There is a video bouncing around the web these days called “The Strangest Coincidence Ever Recorded?” ¬† (The video is embedded at the bottom of the post.) It tells the story of a ship which sank in the Menai Strait off the coast of Wales on December 5, 1664. All 81 passengers died, except one. His name was Hugh Williams. ¬†Then on¬†December¬†5th, 1785 another ship with 60 aboard sank in the¬†Menai Strait. The only survivor – a man named Hugh Williams. ¬† In 1820 on¬†December¬†5th, a third vessel sank in the Menai Strait. All 25 abaord were drowned except, you guessed it, a man named Hugh Williams.
An¬†amazing¬†tale, but is it history or just a an oft retold sea story? ¬† It could easily be a bit of each.
One version of the story appears as a footnote on page 155 of Cliffe’s Book of North Wales, published in 1851. ¬† The story starts out the same with the¬†sinkings¬†on December 5, 1664 and 1785, with Hugh Williams, the only survivor. ¬†The¬†story¬†changes for the 1820 sinking. Hugh Williams is still the sole¬†survivor¬†but the sinking took place on¬†August¬†5th, not December 5th. The footnote goes on to mention that, “Again on May 20th, 1842, a boat was crossing the Menai, near the spot where the above catastrophes happened, when she upset with 15 passengers, ¬†and all perished save one; but in¬†this¬†instance the name of the survivor was Richard Thomas.”
Another book,¬†Guide to North Wales by Francis Coghlan published in 1860, repeats the story of the three shipwrecks with the August 1842 date.
There is documentary evidence for at least the 1785 version of the the story. ¬†Pages 281- 286 of Rev. William Bingley’s book “North Wales, including its scenery, Antiquities and Customs” 1804, Vol. 1. describe Hugh Williams escape from the shipwreck on December 5, 1785.
Another version of the¬†story¬†includes:¬†On 10th July 1940, a British trawler was destroyed by a German mine – only two men survived, one man and his nephew – they were both called Hugh Williams.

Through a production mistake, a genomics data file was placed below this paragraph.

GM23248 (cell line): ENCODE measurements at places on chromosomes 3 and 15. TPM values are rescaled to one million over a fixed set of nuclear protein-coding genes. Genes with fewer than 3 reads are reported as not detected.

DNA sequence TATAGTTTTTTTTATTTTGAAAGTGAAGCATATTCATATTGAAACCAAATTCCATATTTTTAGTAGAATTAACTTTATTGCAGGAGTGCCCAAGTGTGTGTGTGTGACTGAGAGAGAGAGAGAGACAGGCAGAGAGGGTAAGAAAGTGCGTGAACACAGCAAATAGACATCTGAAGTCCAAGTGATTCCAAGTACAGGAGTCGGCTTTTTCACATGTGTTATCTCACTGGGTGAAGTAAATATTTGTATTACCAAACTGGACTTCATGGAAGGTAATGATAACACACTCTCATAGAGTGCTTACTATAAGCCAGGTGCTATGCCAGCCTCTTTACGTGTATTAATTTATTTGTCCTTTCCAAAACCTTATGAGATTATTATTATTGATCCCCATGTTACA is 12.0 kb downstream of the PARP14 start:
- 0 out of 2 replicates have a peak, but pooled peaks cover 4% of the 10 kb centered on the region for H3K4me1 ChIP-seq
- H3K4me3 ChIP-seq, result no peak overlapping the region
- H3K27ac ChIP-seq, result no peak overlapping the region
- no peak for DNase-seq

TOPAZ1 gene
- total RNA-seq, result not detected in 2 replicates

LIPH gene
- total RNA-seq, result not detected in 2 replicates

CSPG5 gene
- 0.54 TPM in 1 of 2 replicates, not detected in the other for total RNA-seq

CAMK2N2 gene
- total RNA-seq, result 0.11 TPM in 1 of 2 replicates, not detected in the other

So it appears that the video version on the Internet may have been slimmed down and improved a bit. Making the¬†third¬†sinking on December, rather than August 5th, pumps up the story and omitting¬†Richard¬†Thomas and Hugh¬†Williams¬†and his¬†uncle, Hugh Williams, makes the tale more pithy and considerably more mysterious.
One thing is obvious from the story of Hugh and his Uncle Hugh – Hugh¬†Williams¬†is not an uncommon name in Wales. ¬†Apparently the Anglicization of Welsh names had an impact. ¬†From Welsh Names : ...by the 15th century the range of names in use was affected by the great popularity of a limited number of names such as John, William and Thomas, which had also been adopted in England by that time. ¬† Also, fixed surnames were adopted gradually in Wales, so the son of William often took his father’s first name as his last, which is how popluar first names became common surnames. ¬†Indeed,¬†Coghlan’s account of the three shipwrecks ends with the comment: “This¬†extraordinary¬†coincidence¬†can only be explained by the circumstance that the name of Hugh¬†Williams¬†is very common in these parts.”
Another point which emerges in the longer version of the story which includes the survivor, Richard Thomas,¬†is that the Menai Strait is a particularly nasty body of water with strong currents and rough seas. When listening to the shorter version of the story one might think that only three boats sank in the¬†Menai Strait over two hundred years. The number is probably closer to three hundred. The number of deaths by drowning is probably in the thousands.
So it appears safe to say that the answer to the implied question in the video title “The Strangest Coincidence Ever Recorded?” is no. The name Hugh¬†Williams¬†is fairly common and the waters off North Wales are¬†treacherous. ¬†Over a period of almost two hundred years is not that unlikely that there would be three sole survivors of shipwrecks who had the same name. ¬† Two on the same day of the month is less likely, though over more than 100 years, maybe not that improbable either.
It is a good sea story all the same.